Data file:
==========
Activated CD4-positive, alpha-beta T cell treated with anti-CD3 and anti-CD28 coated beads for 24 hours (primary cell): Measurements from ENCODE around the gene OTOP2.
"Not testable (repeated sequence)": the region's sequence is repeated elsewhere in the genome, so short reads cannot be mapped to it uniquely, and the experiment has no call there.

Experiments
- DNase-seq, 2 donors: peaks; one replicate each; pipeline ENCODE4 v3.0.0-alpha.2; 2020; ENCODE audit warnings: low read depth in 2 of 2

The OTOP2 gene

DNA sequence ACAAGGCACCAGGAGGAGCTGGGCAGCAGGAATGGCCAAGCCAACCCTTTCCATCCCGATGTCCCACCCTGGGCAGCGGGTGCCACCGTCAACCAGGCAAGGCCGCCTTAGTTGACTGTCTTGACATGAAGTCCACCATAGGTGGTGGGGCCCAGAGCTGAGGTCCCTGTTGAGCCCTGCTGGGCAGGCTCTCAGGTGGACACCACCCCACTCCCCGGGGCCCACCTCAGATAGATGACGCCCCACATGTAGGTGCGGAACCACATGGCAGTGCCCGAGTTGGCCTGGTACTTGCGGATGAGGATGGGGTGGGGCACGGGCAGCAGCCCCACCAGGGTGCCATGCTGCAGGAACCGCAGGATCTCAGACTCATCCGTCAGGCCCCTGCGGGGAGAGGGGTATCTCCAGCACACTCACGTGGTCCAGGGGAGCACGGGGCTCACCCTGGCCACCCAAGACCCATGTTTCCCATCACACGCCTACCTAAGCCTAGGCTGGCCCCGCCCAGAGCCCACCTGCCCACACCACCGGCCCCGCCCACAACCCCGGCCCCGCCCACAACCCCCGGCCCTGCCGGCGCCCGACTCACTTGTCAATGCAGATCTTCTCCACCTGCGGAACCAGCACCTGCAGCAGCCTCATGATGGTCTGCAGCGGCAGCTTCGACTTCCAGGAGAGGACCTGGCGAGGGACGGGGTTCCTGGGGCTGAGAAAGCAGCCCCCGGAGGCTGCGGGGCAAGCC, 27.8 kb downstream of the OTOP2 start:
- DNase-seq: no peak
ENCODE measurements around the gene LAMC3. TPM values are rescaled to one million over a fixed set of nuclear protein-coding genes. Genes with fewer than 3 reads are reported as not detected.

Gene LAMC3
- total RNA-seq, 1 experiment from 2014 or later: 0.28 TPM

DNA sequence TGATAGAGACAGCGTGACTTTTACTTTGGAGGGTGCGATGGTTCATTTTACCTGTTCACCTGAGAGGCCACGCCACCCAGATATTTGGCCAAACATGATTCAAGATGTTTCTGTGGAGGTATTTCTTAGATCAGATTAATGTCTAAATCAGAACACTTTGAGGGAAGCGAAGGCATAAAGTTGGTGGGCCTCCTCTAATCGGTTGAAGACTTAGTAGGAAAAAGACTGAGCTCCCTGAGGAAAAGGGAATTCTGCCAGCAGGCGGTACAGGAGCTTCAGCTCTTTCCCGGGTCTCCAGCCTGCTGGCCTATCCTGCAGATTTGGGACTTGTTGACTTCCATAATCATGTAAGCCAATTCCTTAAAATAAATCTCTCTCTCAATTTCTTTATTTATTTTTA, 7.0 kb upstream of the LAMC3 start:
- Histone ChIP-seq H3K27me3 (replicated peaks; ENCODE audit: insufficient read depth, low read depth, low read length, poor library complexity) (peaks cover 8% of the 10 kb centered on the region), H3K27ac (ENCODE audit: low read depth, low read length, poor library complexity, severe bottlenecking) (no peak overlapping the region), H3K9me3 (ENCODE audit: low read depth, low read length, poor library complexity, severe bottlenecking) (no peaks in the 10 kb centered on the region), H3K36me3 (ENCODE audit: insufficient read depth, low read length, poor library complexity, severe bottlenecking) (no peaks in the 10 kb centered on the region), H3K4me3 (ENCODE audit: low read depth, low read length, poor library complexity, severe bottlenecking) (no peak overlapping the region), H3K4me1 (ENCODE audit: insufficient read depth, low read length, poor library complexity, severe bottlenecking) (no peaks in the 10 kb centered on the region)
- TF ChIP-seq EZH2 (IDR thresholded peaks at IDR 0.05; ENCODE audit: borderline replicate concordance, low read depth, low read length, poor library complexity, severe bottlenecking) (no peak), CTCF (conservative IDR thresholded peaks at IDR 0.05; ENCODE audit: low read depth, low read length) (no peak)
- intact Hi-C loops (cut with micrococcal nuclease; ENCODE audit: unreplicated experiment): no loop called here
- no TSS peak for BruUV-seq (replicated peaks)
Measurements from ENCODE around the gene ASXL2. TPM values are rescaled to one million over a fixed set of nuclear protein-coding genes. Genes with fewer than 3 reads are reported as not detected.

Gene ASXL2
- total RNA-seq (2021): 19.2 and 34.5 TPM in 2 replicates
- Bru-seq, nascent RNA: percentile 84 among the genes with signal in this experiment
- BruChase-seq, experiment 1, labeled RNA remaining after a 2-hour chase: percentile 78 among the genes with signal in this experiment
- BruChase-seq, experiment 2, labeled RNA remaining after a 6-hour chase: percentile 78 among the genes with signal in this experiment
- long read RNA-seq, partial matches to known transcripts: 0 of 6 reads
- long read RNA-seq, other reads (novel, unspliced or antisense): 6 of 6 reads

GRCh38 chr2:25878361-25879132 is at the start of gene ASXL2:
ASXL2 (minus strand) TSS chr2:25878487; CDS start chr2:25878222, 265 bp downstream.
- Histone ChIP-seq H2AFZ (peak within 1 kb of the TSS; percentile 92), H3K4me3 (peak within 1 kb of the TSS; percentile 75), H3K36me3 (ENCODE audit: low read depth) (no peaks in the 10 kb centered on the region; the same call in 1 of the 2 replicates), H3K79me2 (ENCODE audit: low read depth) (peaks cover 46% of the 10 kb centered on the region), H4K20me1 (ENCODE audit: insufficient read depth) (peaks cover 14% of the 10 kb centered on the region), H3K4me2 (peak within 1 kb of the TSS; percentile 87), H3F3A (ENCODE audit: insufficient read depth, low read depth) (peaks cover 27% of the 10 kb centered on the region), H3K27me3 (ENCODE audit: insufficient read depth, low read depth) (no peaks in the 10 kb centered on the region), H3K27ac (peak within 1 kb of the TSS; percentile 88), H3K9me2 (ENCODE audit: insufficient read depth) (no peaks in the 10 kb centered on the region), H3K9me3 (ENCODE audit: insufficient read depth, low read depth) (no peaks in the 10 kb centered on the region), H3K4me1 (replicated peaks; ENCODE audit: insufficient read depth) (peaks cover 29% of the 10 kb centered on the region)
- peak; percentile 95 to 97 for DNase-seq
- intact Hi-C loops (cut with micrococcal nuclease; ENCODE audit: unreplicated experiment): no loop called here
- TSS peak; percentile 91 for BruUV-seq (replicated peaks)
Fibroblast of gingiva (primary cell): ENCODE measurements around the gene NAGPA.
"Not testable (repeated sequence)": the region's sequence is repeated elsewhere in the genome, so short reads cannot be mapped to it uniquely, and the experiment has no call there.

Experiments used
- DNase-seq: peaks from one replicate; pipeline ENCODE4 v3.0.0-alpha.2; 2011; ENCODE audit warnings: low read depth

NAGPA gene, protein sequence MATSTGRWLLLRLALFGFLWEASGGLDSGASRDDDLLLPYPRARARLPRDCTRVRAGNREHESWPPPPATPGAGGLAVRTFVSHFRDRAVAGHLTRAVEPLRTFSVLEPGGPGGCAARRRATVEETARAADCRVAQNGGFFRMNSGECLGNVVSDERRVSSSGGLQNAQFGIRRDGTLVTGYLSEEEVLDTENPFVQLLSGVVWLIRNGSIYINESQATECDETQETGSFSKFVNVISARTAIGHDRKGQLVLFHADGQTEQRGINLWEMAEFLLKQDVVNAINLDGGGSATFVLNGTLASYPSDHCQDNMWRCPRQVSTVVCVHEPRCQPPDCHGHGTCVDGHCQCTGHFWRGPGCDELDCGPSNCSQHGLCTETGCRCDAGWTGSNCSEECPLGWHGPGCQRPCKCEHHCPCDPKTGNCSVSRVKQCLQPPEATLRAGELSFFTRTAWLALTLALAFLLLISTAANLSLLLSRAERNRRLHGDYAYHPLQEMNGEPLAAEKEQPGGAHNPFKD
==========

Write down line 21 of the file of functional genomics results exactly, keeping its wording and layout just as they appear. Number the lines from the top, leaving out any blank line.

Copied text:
- BruChase-seq, experiment 2, labeled RNA remaining after a 6-hour chase: percentile 78 among the genes with signal in this experiment